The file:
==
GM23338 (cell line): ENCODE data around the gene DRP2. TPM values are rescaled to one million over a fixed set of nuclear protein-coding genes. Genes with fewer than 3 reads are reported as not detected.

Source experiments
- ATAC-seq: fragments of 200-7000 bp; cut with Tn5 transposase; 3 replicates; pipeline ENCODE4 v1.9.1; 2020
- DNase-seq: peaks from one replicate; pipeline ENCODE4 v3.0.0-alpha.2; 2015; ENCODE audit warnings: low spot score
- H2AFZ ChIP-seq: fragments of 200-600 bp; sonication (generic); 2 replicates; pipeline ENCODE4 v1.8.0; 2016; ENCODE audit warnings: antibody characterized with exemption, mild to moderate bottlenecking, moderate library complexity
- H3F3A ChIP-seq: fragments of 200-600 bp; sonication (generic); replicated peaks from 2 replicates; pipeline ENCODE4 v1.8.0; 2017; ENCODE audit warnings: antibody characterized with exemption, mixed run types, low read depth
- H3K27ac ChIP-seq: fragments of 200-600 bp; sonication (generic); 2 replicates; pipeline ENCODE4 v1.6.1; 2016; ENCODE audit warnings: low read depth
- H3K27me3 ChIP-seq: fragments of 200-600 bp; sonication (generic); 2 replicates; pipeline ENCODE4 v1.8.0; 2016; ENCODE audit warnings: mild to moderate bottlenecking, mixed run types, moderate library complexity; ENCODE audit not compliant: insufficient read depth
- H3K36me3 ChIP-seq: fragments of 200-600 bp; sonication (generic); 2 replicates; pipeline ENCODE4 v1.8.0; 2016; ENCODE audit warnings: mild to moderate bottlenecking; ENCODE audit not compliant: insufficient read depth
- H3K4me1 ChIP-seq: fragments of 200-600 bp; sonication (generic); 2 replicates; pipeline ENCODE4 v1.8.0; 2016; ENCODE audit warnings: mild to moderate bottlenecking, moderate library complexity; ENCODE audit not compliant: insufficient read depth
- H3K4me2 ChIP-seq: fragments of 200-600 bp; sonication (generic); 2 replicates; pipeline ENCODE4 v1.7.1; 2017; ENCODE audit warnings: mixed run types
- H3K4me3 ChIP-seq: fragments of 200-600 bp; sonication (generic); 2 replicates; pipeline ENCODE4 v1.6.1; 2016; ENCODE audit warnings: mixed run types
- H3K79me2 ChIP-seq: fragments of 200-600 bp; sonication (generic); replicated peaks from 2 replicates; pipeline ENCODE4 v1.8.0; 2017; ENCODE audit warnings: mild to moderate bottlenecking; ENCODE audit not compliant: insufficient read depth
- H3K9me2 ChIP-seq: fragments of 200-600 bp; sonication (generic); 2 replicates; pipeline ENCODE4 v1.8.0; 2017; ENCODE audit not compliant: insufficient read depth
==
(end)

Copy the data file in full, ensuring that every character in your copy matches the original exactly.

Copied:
GM23338 (cell line): ENCODE data around the gene DRP2. TPM values are rescaled to one million over a fixed set of nuclear protein-coding genes. Genes with fewer than 3 reads are reported as not detected.

Source experiments
- ATAC-seq: fragments of 200-7000 bp; cut with Tn5 transposase; 3 replicates; pipeline ENCODE4 v1.9.1; 2020
- DNase-seq: peaks from one replicate; pipeline ENCODE4 v3.0.0-alpha.2; 2015; ENCODE audit warnings: low spot score
- H2AFZ ChIP-seq: fragments of 200-600 bp; sonication (generic); 2 replicates; pipeline ENCODE4 v1.8.0; 2016; ENCODE audit warnings: antibody characterized with exemption, mild to moderate bottlenecking, moderate library complexity
- H3F3A ChIP-seq: fragments of 200-600 bp; sonication (generic); replicated peaks from 2 replicates; pipeline ENCODE4 v1.8.0; 2017; ENCODE audit warnings: antibody characterized with exemption, mixed run types, low read depth
- H3K27ac ChIP-seq: fragments of 200-600 bp; sonication (generic); 2 replicates; pipeline ENCODE4 v1.6.1; 2016; ENCODE audit warnings: low read depth
- H3K27me3 ChIP-seq: fragments of 200-600 bp; sonication (generic); 2 replicates; pipeline ENCODE4 v1.8.0; 2016; ENCODE audit warnings: mild to moderate bottlenecking, mixed run types, moderate library complexity; ENCODE audit not compliant: insufficient read depth
- H3K36me3 ChIP-seq: fragments of 200-600 bp; sonication (generic); 2 replicates; pipeline ENCODE4 v1.8.0; 2016; ENCODE audit warnings: mild to moderate bottlenecking; ENCODE audit not compliant: insufficient read depth
- H3K4me1 ChIP-seq: fragments of 200-600 bp; sonication (generic); 2 replicates; pipeline ENCODE4 v1.8.0; 2016; ENCODE audit warnings: mild to moderate bottlenecking, moderate library complexity; ENCODE audit not compliant: insufficient read depth
- H3K4me2 ChIP-seq: fragments of 200-600 bp; sonication (generic); 2 replicates; pipeline ENCODE4 v1.7.1; 2017; ENCODE audit warnings: mixed run types
- H3K4me3 ChIP-seq: fragments of 200-600 bp; sonication (generic); 2 replicates; pipeline ENCODE4 v1.6.1; 2016; ENCODE audit warnings: mixed run types
- H3K79me2 ChIP-seq: fragments of 200-600 bp; sonication (generic); replicated peaks from 2 replicates; pipeline ENCODE4 v1.8.0; 2017; ENCODE audit warnings: mild to moderate bottlenecking; ENCODE audit not compliant: insufficient read depth
- H3K9me2 ChIP-seq: fragments of 200-600 bp; sonication (generic); 2 replicates; pipeline ENCODE4 v1.8.0; 2017; ENCODE audit not compliant: insufficient read depth